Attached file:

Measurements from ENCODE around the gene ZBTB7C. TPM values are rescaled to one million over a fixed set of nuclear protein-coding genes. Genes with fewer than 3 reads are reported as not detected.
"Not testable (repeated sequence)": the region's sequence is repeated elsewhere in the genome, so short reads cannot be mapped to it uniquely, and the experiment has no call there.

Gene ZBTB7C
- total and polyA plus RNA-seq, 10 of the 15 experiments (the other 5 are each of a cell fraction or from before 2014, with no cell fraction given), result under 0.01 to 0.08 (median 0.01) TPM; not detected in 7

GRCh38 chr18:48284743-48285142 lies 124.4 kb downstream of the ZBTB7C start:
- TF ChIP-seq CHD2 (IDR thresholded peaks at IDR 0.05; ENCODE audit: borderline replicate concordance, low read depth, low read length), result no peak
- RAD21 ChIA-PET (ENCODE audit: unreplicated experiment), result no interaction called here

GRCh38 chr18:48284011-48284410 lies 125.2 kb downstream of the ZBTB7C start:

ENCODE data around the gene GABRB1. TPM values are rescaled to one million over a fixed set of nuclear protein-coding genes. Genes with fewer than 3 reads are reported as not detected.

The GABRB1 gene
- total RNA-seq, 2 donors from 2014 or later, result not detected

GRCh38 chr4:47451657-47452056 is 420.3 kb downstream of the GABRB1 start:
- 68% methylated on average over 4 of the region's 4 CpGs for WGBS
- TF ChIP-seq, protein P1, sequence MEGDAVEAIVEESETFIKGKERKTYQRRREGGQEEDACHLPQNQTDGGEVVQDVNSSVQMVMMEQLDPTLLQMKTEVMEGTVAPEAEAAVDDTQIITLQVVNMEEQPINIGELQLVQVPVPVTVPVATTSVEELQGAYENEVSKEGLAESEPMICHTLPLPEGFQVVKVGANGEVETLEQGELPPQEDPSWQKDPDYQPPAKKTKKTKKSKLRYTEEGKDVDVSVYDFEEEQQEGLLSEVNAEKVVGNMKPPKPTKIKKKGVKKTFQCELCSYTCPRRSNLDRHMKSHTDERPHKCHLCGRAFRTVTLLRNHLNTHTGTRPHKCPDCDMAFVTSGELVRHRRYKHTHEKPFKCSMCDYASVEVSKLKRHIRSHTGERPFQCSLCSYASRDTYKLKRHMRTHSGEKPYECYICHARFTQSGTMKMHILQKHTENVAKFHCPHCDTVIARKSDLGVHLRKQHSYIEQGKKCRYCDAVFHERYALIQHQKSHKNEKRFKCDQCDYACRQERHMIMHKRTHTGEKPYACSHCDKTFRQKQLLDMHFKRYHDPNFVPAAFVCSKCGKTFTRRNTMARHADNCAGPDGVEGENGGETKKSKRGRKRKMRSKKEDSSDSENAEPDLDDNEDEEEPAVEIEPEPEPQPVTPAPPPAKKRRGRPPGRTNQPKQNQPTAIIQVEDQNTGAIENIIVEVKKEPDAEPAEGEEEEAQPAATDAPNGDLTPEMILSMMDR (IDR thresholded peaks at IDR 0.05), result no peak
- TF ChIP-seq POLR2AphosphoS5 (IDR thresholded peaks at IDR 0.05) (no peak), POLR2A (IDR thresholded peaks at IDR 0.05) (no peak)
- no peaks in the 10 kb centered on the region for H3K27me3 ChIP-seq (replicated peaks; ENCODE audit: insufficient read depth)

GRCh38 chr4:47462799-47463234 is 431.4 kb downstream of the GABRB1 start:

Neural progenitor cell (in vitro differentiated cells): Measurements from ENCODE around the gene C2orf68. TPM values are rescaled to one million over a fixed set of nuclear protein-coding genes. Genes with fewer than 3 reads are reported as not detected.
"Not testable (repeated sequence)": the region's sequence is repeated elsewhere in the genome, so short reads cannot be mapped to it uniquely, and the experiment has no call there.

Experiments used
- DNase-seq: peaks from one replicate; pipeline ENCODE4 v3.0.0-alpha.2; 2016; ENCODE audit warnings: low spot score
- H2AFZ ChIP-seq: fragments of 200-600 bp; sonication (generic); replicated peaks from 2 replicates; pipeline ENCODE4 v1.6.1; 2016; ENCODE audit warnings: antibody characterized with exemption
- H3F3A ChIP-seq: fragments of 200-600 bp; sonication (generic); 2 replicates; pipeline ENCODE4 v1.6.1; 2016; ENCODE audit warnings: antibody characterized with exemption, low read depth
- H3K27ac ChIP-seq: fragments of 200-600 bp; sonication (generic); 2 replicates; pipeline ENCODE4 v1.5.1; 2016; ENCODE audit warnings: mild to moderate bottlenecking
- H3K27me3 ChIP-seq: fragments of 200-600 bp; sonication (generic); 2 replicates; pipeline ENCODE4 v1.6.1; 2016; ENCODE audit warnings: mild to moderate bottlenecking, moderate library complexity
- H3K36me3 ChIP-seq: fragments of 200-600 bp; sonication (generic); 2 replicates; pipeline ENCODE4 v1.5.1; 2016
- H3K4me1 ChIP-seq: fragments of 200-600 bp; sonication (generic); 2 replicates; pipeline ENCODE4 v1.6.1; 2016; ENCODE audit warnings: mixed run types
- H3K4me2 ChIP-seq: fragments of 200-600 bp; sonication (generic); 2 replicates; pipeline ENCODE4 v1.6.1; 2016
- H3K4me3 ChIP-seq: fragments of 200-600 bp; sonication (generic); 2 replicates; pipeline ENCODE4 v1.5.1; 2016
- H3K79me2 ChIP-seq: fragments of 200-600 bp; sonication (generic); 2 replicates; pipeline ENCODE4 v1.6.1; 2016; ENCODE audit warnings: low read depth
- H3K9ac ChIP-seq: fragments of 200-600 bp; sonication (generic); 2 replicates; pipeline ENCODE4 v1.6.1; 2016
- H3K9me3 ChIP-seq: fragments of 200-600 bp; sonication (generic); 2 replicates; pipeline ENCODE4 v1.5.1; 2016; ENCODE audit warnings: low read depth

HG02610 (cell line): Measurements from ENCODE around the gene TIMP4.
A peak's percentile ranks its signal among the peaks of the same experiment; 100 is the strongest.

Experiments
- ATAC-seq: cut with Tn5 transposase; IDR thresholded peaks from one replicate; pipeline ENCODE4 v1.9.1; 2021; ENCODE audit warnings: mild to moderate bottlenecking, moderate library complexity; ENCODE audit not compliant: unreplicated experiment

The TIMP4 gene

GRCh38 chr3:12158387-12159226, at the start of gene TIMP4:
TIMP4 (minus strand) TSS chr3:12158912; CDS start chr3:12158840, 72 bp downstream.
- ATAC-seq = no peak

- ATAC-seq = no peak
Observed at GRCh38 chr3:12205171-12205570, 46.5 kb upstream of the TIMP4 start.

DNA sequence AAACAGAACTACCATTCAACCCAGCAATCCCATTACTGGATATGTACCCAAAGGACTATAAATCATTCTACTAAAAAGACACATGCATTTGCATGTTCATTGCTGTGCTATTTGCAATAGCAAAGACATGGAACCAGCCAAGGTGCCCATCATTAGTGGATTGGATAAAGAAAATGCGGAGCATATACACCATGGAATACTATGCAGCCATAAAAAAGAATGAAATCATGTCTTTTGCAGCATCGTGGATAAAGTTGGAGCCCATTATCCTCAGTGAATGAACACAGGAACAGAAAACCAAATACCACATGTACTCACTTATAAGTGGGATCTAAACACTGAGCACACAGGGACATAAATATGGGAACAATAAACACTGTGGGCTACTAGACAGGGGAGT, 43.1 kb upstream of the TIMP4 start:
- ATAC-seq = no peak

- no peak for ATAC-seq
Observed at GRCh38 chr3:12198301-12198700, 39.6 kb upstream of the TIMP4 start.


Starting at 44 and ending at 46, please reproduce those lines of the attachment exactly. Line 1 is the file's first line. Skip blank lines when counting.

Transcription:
- ATAC-seq = no peak

- no peak for ATAC-seq
Observed at GRCh38 chr3:12198301-12198700, 39.6 kb upstream of the TIMP4 start.